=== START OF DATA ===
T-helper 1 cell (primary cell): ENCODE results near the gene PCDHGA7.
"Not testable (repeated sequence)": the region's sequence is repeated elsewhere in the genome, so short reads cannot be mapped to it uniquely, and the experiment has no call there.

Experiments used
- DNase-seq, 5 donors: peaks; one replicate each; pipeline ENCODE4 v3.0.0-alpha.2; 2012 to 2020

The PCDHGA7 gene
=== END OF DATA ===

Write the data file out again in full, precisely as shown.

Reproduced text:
T-helper 1 cell (primary cell): ENCODE results near the gene PCDHGA7.
"Not testable (repeated sequence)": the region's sequence is repeated elsewhere in the genome, so short reads cannot be mapped to it uniquely, and the experiment has no call there.

Experiments used
- DNase-seq, 5 donors: peaks; one replicate each; pipeline ENCODE4 v3.0.0-alpha.2; 2012 to 2020

The PCDHGA7 gene